Why Mistakes Are Good and How to Feel Better About Making Them

Mistakes are good.

As James Victore, author, designer, filmmaker, and educator writes in Manage Your Day-to-Day: Build Your Routine, Find Your Focus, & Sharpen Your Creative Mind:

“Mistakes are a part of life and often the path to profound new insights – so why try to remove them completely? Getting lost while driving or visiting a new city used to be an adventure and a good story. Now we just follow the GPS.”

Mistakes can show you possibility, an alternative perspective.

But mistakes have to be made if you or I are to learn and grow.

Mistakes open up a world that can facilitate unapologetic self-improvement.

According to Grayson Perry, the amount of mistakes you make can be treated as a gauge of how much effort you are putting into your work:

“You have to make mistakes, this is how you learn. If you’re not making many mistakes, I hate to worry you but you’re not working hard enough.”
If it weren’t for mistakes, the microwave wouldn’t have been invented.

The Microwave

Percy LeBaron Spencer loved nature.

He would always carry a peanut cluster bar in his pocket to break up and feed squirrels and chipmunks during lunch.

It’s funny how this bar would aid Percy in discovering the microwave.

How?

Here’s what Scott Belsky writes in Making Ideas Happen about the accidental discovery:

“One of the most famous examples of discovery by mistake is the invention of the microwave oven by Raytheon scientist Percy LeBaron Spencer during World War II.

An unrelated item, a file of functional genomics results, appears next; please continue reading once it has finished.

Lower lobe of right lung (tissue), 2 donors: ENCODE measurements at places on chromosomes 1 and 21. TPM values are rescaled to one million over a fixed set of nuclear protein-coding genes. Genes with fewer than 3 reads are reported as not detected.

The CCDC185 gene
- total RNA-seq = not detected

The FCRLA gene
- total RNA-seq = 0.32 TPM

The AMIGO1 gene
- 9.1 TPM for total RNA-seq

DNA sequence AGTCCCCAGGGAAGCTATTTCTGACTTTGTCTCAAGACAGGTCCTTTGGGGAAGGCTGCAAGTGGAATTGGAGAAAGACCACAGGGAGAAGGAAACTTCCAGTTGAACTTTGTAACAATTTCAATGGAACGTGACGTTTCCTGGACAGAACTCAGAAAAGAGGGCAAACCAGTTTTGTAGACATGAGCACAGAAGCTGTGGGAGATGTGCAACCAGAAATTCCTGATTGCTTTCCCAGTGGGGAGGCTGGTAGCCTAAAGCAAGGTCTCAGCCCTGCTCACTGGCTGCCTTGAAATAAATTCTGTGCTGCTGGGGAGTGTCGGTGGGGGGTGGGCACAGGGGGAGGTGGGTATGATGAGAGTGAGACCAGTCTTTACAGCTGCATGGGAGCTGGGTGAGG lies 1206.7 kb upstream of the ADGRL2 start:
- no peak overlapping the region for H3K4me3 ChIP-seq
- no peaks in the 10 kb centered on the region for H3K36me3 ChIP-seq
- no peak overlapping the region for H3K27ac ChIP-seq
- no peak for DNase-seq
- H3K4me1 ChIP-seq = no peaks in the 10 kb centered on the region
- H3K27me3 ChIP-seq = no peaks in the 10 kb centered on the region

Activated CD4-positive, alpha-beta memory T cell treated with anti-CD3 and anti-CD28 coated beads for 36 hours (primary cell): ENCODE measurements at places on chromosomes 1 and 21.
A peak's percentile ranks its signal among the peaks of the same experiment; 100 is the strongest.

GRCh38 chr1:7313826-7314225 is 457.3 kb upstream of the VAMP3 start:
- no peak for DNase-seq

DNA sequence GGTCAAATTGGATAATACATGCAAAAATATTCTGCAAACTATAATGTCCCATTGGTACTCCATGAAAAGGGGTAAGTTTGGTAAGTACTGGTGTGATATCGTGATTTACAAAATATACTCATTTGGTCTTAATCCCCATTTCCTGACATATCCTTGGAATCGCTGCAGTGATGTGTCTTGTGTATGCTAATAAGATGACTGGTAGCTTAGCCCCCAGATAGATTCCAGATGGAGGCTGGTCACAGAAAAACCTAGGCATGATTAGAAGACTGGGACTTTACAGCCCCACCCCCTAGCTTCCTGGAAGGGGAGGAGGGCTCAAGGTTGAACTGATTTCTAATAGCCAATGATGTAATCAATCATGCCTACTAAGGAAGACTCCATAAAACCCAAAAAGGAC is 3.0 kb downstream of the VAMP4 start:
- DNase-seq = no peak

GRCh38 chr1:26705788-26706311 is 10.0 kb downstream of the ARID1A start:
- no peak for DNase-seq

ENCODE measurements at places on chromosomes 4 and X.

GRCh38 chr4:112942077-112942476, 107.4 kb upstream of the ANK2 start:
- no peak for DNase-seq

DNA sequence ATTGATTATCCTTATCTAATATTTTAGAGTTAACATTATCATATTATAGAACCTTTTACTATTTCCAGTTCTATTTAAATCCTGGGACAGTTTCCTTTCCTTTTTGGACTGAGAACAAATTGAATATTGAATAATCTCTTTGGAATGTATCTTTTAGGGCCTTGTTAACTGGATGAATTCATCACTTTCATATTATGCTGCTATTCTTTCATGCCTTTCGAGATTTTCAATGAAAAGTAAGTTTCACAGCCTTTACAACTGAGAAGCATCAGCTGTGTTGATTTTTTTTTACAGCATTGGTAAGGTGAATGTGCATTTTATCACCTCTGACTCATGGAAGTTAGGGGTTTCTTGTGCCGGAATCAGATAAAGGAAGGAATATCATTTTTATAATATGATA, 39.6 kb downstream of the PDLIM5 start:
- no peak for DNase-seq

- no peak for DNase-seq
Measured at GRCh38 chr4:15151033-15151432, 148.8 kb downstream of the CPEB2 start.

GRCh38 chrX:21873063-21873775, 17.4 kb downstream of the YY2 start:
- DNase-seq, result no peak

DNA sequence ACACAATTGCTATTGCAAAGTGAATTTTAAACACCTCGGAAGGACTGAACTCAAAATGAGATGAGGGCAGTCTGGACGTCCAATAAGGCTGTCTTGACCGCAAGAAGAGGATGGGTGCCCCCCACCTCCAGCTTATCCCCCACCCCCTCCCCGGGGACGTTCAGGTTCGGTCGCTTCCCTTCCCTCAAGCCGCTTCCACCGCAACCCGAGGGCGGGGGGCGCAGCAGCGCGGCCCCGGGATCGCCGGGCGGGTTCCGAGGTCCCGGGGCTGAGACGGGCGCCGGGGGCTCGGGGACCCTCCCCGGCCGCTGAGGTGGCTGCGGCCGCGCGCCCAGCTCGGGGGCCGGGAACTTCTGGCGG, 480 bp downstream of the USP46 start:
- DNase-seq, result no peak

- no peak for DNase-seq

While working on the development of a radar system to assist the Allied armies in the detection of Nazi warplanes, Spencer stood in front of an operating magnetron.

Later, the unassuming scientist realised that the candy bar that had been in his pocket had melted. Further experimentation to understand this accident created an entire industry.”

How to feel better about making mistakes

We live in a society that celebrates mistakes and glorifies failures.

Indeed, the mistakes don’t have to be yours as you can learn by observing others.

After all, we as humans are – as author of Mastery Robert Greene notes – primed for observational learning.

By learning through the mistakes of others, you are de factor cutting your learning curve into a fraction of the time it would take you to learn by yourself – through trial and error.

However, there is no better education than making your own mistakes and having to learn from them.

Making mistakes can be stressful though.

That’s why people are generally averse to making any sort of them.

They are afraid they might be ridiculed, reprimanded, scolded by others.

Above all however – they simply just feel bad about making them in the first place.

Indeed, areas of the brain related to avoidance are activated when mistakes are made.

So how can we feel better about making them?

It turns out there is a simple psychological answer to this question.

A study published in the journal Nature Communications by neuroscientists Stefano Palminteri and colleagues suggests that if people are given the chance to review and reflect upon their mistakes, they could feel good about making them.

This could also make them become less averse to making future mistakes and better embrace the lessons that ultimately come from them.

Palminteri and colleagues also found that making mistakes could be experienced as rewarding as reward circuits of the brain were activated upon reflection in participants.

Closing thoughts

With mistakes, you either win or you learn.

Microwave inventor Percy LeBaron Spencer won.

But most times, you simply learn.

Heed the lessons from these mistakes and you’ll be golden.

P.S. Thanks for reading and feel free to subscribe to the email list for more posts like this.

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